Initially, the proposal did not obtain the support of national experts; however it may go through after the abstention of Italy and Malta.
If the Council adopts it, it will then be up to the European Parliament to intervene. In this case the legislative assembly will have time up to the 7 April to raise its objections concerning the procedure followed by the European Commission to integrate these provisions within the Schengen Code.
The European Commission defined these provisions as purely implementing measures (which seems a rather brave interpretation given the nature of their content), allowing therefore for their quicker adoption than if they were considered as measures having a fundamental impact in the Code. Within a few weeks it will be possible to know what will be the outcome of this, nonetheless, good initiative of the Commission.
(*)From the SCHENGEN CODE
1. The main purpose of border surveillance shall be to prevent unauthorised border crossings, to counter cross-border criminality and to take measures against persons who have crossed the border illegally.
2. The border guards shall use stationary or mobile units to carry out border surveillance. That surveillance shall be carried out in such a way as to prevent and discourage persons from circumventing the checks at border crossing points.
3. Surveillance between border crossing points shall be carried out by border guards whose numbers and methods shall be adapted to existing or foreseen risks and threats. It shall involve frequent and sudden changes to surveillance periods, so that unauthorised border crossings are always at risk of being detected.
4. Surveillance shall be carried out by stationary or mobile units which perform their duties by patrolling or stationing themselves at places known or perceived to be sensitive, the aim of such surveillance being to apprehend individuals crossing the border illegally. Surveillance may also be carried out by technical means, including electronic means.
5. Additional rules governing surveillance may be adopted in accordance with the procedure referred to in Article 33(2). (Paragraph modified by the (CE) Regulation N. 296/2008 of the European Parliament and the Council of 11 March 2008)
Refusal of entry
1. A third-country national who does not fulfil all the entry conditions laid down in Article 5(1) and does not belong to the categories of persons referred to in Article 5(4) shall be refused entry to the territories of the Member States. This shall be without prejudice to the application of special provisions concerning the right of asylum and to international protection or the issue of long-stay visas.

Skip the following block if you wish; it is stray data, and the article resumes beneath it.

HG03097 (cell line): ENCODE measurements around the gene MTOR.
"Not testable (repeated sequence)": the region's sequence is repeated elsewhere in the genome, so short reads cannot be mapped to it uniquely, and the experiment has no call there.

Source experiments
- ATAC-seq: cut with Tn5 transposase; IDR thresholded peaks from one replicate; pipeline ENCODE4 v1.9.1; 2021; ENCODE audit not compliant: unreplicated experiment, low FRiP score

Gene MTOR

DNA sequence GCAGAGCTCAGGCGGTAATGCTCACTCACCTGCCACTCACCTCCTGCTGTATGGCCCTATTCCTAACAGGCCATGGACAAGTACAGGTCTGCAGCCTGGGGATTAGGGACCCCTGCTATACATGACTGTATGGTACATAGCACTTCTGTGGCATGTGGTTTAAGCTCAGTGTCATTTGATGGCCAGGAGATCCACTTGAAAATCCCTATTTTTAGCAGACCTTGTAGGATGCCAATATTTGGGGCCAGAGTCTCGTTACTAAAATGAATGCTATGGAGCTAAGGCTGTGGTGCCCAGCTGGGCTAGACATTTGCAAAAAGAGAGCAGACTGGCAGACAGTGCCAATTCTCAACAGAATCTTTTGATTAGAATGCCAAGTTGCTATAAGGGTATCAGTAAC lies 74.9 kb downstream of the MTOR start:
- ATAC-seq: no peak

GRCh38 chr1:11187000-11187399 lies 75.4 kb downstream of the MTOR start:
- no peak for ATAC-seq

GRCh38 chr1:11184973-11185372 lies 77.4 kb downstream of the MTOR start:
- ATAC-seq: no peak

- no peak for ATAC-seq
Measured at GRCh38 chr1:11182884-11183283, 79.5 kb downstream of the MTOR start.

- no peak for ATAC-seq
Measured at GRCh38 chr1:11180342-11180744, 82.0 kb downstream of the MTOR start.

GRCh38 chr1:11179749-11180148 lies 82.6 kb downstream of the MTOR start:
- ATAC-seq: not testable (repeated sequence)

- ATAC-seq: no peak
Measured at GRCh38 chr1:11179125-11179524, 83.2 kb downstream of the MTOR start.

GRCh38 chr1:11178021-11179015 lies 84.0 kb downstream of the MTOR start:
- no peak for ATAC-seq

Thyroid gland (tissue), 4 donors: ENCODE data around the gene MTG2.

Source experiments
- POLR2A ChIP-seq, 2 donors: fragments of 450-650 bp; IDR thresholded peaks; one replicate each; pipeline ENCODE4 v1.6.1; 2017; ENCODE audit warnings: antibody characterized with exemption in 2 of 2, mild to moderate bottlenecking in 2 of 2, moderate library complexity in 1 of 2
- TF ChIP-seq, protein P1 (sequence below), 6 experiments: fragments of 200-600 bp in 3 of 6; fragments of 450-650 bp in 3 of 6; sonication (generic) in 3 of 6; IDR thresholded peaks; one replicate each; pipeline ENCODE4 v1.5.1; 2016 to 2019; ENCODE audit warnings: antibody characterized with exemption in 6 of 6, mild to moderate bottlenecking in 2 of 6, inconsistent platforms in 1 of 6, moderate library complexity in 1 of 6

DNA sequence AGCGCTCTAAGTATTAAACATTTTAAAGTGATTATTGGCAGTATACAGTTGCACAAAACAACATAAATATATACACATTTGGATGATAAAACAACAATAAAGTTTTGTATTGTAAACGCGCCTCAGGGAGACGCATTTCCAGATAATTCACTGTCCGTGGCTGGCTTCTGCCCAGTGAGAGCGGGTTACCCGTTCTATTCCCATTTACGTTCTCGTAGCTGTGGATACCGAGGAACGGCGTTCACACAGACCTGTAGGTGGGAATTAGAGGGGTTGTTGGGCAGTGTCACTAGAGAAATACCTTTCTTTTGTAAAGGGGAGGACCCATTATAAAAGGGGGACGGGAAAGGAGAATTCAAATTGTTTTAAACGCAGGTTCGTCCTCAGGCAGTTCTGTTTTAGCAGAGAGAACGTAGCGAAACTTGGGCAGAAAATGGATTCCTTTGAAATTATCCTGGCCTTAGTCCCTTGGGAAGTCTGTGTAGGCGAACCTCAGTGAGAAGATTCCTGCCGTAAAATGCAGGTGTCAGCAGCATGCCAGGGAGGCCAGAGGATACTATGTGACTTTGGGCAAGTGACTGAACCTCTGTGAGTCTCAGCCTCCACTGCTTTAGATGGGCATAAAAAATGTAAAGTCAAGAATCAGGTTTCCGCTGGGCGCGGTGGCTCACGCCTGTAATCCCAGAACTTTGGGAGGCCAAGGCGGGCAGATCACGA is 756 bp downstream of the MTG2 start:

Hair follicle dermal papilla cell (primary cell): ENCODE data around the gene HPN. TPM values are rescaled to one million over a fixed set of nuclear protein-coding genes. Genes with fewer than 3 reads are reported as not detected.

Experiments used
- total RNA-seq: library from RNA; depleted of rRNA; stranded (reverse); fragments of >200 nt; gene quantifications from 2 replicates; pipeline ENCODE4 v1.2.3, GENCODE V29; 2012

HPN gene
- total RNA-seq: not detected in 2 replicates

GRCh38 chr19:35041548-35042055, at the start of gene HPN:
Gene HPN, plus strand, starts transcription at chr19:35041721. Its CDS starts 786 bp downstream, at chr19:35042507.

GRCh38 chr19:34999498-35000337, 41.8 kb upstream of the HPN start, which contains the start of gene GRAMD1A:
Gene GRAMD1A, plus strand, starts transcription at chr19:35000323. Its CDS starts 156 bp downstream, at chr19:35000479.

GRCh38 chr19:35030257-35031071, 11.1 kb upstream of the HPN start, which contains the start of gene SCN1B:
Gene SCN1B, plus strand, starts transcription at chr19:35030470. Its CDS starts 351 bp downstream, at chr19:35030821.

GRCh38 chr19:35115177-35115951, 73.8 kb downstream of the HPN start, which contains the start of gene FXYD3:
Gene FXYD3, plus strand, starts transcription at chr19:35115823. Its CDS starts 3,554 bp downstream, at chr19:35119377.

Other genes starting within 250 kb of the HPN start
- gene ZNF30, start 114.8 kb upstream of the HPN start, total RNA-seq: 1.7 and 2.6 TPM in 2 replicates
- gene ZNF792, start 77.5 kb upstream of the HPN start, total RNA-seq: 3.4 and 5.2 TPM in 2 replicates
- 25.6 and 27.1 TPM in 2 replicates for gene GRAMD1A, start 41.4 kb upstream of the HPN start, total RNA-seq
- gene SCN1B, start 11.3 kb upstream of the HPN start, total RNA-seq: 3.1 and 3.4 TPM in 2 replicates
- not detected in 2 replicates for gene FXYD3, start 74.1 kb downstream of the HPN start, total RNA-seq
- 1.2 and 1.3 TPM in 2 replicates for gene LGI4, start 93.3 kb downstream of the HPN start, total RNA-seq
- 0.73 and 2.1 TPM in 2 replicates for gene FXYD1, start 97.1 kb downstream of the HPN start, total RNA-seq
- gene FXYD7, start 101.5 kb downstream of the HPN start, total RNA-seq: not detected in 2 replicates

2. Entry may only be refused by a substantiated decision stating the precise reasons for the refusal. The decision shall be taken by an authority empowered by national law. It shall take effect immediately.
The substantiated decision stating the precise reasons for the refusal shall be given by means of a standard form, as set out in Annex V, Part B, filled in by the authority empowered by national law to refuse entry. The completed standard form shall be handed to the third-country national concerned, who shall acknowledge receipt of the decision to refuse entry by means of that form.
3. Persons refused entry shall have the right to appeal. Appeals shall be conducted in accordance with national law. A written indication of contact points able to provide information on representatives competent to act on behalf of the third-country national in accordance with national law shall also be given to the third-country national.
Lodging such an appeal shall not have suspensive effect on a decision to refuse entry.
Without prejudice to any compensation granted in accordance with national law, the third-country national concerned shall, where the appeal concludes that the decision to refuse entry was ill-founded, be entitled to correction of the cancelled entry stamp, and any other cancellations or additions which have been made, by the Member State which refused entry.
4. The border guards shall ensure that a third-country national refused entry does not enter the territory of the Member State concerned.
5. Member States shall collect statistics on the number of persons refused entry, the grounds for refusal, the nationality of the persons refused and the type of border (land, air or sea) at which they were refused entry. Member States shall transmit those statistics once a year to the Commission. The Commission shall publish every two years a compilation of the statistics provided by the Member States.
6. Detailed rules governing refusal of entry are given in Part A of Annex V.